R.I. author blends history, fiction in ‘Eavesdropping in Oberammergau’


We met for coffee to discuss her book, its past and its future.  She handed me an advance copy of “Eavesdropping in Oberammergau”: a black and white cover photograph of a cliff and low-lying houses, and a red Gothic letter “O” – a handsome volume categorized as “Fiction/Holocaust.”

We talked about the process of writing, of publishing, of distribution.  Salk hadn’t wanted to mail her book to me, she preferred to rendezvous and to talk about the research and the history of the project.  

“I can understand, and accept, a range of viewpoints about the argument that fiction and World War II shouldn’t mix.  But there is also freedom of expression within our American culture. 

“Like the eavesdropper in my book, I lived in Oberammergau from 1949 to 1952, just as the villagers began rehearsing their parts as biblical characters in the town’s world-famous Passion Play, performed every 10 years since 1634. Fifty years after I attended The Play in 1950, I learned about efforts by Jewish organizations to counteract the blatant anti-Semitism in The Play, given its links to Nazi hatred. I felt compelled to give voice to the ironies and contradictions of what had seemed so quaint and charming to me as a child.

“I created two narrators, one the voice of a Jewish Army-brat living in Oberammergau, Germany, shortly after WW II and the other, a man I name Stefan, based on the actual biography of a man who lived in Oberammergau before and after the war. Born a Jew in Munich, he converted to Catholicism, came to  Oberammergau in the 1930s until attacked on Krystallnacht, when he was dispatched to Dachau, but, like some lucky others, was released, and lived out the war years in England. The mystery of why he returned to village after the war drives the plot of my novel."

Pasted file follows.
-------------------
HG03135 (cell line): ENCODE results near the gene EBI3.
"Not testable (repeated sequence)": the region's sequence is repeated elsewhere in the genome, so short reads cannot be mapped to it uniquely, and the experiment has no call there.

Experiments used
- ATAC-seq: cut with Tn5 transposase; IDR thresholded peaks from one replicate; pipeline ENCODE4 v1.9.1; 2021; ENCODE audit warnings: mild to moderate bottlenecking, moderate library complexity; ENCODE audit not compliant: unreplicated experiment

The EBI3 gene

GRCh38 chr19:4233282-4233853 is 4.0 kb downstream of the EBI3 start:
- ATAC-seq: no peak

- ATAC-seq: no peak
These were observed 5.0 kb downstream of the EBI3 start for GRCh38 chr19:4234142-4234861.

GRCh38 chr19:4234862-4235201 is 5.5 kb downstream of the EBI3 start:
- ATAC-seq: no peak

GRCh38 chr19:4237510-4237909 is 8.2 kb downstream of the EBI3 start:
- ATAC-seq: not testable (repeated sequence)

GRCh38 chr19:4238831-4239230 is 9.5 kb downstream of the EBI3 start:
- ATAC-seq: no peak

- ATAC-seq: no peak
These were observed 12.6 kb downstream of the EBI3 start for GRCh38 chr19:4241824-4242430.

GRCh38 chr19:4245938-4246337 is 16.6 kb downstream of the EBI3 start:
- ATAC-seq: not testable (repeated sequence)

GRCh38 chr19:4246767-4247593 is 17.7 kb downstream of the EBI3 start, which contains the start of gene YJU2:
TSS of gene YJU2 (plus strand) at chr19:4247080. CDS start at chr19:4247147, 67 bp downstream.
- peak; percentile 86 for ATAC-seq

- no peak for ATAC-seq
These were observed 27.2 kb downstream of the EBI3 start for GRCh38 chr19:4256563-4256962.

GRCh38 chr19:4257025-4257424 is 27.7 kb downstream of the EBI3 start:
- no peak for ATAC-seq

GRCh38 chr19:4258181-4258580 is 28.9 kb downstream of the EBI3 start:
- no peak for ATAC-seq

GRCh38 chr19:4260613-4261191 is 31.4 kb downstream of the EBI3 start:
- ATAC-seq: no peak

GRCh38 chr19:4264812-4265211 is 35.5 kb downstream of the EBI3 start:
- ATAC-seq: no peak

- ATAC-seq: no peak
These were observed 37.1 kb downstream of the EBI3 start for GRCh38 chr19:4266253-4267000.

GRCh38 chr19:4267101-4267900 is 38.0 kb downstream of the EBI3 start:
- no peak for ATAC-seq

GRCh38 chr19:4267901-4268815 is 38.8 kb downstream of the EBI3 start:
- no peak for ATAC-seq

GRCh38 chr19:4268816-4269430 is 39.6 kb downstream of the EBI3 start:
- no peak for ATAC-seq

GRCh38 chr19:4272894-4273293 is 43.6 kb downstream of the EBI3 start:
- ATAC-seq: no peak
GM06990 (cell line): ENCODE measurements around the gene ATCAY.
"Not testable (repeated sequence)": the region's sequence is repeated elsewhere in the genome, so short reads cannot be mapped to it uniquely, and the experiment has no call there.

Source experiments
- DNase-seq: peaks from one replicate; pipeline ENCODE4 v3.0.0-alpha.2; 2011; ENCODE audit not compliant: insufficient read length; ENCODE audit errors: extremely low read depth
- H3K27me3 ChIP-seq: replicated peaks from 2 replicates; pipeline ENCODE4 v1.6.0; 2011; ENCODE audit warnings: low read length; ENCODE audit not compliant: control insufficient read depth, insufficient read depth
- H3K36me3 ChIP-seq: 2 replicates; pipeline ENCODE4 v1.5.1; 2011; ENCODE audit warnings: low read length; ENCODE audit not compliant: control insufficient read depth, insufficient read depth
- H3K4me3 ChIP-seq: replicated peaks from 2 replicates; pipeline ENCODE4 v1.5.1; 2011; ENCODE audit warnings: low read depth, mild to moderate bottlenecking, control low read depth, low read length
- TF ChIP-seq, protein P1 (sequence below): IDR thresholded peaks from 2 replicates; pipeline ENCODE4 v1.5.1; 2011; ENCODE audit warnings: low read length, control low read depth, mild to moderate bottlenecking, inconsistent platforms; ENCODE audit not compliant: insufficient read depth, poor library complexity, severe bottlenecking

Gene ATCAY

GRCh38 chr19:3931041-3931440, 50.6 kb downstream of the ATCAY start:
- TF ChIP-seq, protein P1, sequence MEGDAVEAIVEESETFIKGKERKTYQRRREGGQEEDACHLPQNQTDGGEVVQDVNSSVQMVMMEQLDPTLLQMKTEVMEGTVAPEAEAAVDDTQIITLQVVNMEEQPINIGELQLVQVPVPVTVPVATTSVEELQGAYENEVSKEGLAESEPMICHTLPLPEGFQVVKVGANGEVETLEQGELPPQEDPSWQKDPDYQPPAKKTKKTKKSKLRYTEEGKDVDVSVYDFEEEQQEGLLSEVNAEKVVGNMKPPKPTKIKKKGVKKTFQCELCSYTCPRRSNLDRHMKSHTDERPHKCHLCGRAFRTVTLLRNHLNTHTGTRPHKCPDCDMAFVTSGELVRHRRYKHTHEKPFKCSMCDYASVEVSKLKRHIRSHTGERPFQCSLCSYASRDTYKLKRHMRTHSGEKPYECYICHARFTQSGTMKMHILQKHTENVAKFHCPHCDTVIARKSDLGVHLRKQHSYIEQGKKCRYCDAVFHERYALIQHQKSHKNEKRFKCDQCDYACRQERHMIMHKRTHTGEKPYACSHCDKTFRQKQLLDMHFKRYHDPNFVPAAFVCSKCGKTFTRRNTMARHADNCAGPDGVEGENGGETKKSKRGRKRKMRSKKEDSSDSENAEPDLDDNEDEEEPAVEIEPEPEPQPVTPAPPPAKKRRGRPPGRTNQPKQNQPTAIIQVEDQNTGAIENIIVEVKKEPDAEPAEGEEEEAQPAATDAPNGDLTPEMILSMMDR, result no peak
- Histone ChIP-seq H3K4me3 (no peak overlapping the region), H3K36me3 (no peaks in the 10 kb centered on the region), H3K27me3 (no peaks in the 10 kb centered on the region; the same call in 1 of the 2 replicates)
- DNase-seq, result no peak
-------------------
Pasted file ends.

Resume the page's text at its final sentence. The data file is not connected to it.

The “why” of each question must remain a mystery, like all poetic, or fictional, investigation:  Problems aren’t solved by poets or writers, only posed by them.

I have had friendly quarrels with Salk, who was my neighbor both in Providence and in Narragansett.  I rather agree with Elie Wiesel that Holocaust testimony has forever destroyed “literature” and that those who bring thoughtful imagination to the issues of that era do more harm than good. 

The naked truth has the dignity of the witnessed observation, untarnished and unvarnished. 

Nevertheless, and on the other hand, I also admire the courage and commitment of Salk, not only in putting pen to paper but in finding folks to organize and produce her self-published work. 

“It is the democratic fact that as the big business of selling books has centered on self-help vulgarities and popular escapisms, it becomes more and more the burden of thinking people to self-publish to share their knowledge, their hopes, the legacy of their generation’s learning, with the literate society around them.”  I said something like that, to that effect.  And I meant it. 

From the first page of “Eavesdropping in Oberammergau,” I noted with respect and high regard some excellent phrases and the simplest of word choices and combinations.  “Free and responsible” – what a great, provocative, existential pair of adjectives!  Most of us think of freedom as an escape from responsibility, somehow, but not Hilary Salk. 

On every page of this novel, you will find something surprising, challenging, intimate, elevating.  And the “blur” – if you will allow me to use such an inadequate word – between fact and fiction bothered me less and less as I perused the pages.

This is a brave book, confronting the guilt we all must face up to, our collective “survivor guilt” we share as the years, the decades, the eras, glide by us, nearing the brink of the void of human history. 

Although Salk and I are not all that far away in years, the Cold War nevertheless affected me less. I am a child of the Depression and the Duration, already too marked by its imprint to accept the fake liberal movements of the Repression, in which sentimental “good will” and maudlin television befog the cruelties of those decades of destruction, devastation, and dehumanization. 

I look up to my friend for her creativity and recommend her wonderful volume of adventures in space, time, and introspection.  I also look forward to further conversations with her as we bird-watch on the beach or meet over a cup – or glass – of coffee in Wakefield, whether or not we ever find common ground between her search for peace in some sense and my own endless outrage!

“Eavesdropping in Oberammergau” can be purchased at www.barnesandnoble.com.

MIKE FINK (mfink33@aol.com) teaches at the Rhode Island School of Design.

Hillary Salk, books